In July 1994, a new action, Lambert v. Morial, 94-2502, involving female inmates, was initiated. On December 21, 1994, with the consent of all parties, the Court (1) expanded the class in Hamilton to "any and all inmates housed in the Community Correctional Center, House of Detention, Old Parish Prison, Templeman I, II, and III, and any and all female inmates housed in any facility in the Orleans Parish Prison System," (2) extended consent decrees on the medical issues, psychiatric program, and the environmental consent decree to cover the amended class, and (3) transferred and consolidated the remaining issues in the Lambert case into the Hamilton case -- to be handled as Phase IV of the litigation.
On March 9, 1995, the plaintiffs filed a Second Amended Complaint which sought continued enforcement of certain non-compliance with prior Decrees, as well as relief for Phase IV of the litigation. A partial amended complaint was filed on April 5, 1995 to add allegations to the Second Amended Complaint. On August 10, 1995, the parties filed a Stipulation resolving the issues of Phase IV.
In 1996, the Hamilton plaintiffs sought intervention in the case Williams v. Edwards, pending in the Middle District of Louisiana before Judge Frank J. Polozola to challenge dismissal of population cap consent decrees. After intervention was denied, an appeal was taken but dismissed as untimely. Hamilton plaintiffs v. Williams plaintiffs, 147 F.3d 367 (5th Cir. 1998).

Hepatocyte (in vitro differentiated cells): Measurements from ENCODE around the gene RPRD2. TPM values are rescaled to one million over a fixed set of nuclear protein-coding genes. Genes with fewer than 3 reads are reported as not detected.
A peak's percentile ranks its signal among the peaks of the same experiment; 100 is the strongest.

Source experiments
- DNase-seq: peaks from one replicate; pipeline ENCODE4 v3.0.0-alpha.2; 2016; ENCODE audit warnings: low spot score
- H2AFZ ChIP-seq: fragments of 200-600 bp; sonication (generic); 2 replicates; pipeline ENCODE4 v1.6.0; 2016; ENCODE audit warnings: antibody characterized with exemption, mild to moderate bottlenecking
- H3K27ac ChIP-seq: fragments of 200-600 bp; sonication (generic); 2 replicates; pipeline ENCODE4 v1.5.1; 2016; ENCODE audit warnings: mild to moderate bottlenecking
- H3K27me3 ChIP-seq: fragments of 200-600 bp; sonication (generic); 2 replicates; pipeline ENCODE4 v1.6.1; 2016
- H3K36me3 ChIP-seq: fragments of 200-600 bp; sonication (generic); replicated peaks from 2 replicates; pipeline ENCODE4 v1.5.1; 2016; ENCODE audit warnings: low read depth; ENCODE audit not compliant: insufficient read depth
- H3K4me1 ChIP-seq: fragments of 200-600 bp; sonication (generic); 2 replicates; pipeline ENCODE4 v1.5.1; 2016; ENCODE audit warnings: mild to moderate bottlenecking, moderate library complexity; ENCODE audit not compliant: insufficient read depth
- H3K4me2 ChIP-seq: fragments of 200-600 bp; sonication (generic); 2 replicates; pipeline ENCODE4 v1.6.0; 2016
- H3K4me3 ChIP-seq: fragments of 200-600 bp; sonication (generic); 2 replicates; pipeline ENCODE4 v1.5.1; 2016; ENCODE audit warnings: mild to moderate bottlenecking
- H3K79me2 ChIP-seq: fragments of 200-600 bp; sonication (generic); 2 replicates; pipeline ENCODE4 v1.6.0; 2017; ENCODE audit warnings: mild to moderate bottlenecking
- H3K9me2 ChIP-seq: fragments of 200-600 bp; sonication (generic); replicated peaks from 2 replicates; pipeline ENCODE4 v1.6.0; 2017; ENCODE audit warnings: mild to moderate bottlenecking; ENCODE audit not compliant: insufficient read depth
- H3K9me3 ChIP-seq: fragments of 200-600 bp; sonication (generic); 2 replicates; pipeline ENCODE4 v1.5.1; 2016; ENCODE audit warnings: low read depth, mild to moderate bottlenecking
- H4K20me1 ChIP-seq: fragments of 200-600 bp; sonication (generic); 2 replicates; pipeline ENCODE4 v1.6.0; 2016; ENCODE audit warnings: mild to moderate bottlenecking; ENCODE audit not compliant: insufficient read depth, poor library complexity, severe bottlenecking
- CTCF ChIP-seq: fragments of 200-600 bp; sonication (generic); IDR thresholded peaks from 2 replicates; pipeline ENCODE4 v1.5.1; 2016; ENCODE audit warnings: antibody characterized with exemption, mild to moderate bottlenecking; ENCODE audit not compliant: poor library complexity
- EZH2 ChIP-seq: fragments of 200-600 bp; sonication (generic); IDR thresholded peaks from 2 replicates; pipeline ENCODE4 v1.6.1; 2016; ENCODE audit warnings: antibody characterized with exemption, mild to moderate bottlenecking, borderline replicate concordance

Between 1996 to 2005, the parties litigated numerous motions regarding enforcement of the various consent decree provisions. Magistrate Judge Alma Chasez heard and resolved the various motions and disputes of the parties and was charged with monitoring compliance.
On August 29, 2005, Hurricane Katrina hit New Orleans, causing massive flooding throughout the city. Reports quickly emerged from the jail deputies, employees, and inmates, that class members were stranded at the jail for days and were only rescued when the Louisiana Department of Public Safety and Corrections was called in to assist. Based on these reports, the plaintiffs' counsel sought to interview his clients and obtain records to determine whether any of the consent decree had been violated before, during, or after the storm. The jail denied his requests. The attorney also filed a motion with the Court for a temporary restraining order to preserve evidence and to enter and inspect the jail. The court denied the motion. On June 1, 2006, the court also denied the attorney's motion for access to class members.
On June 15, 2006, the defendant sheriff filed a motion for partial dismissal, without prejudice. The plaintiffs did not oppose this motion. In fact, on July 18, 2006, the plaintiffs filed a motion to dismiss without prejudice the remainder of their civil rights claims in this case. In light of the court's rulings denying him access to his clients, the attorney was no longer able to represent his clients fully and this case served no purpose that advanced the civil rights of the prisoners. Dismissing this class action without prejudice would remove a potential barrier to other cases in which prisoners at the jail could pursue their rights.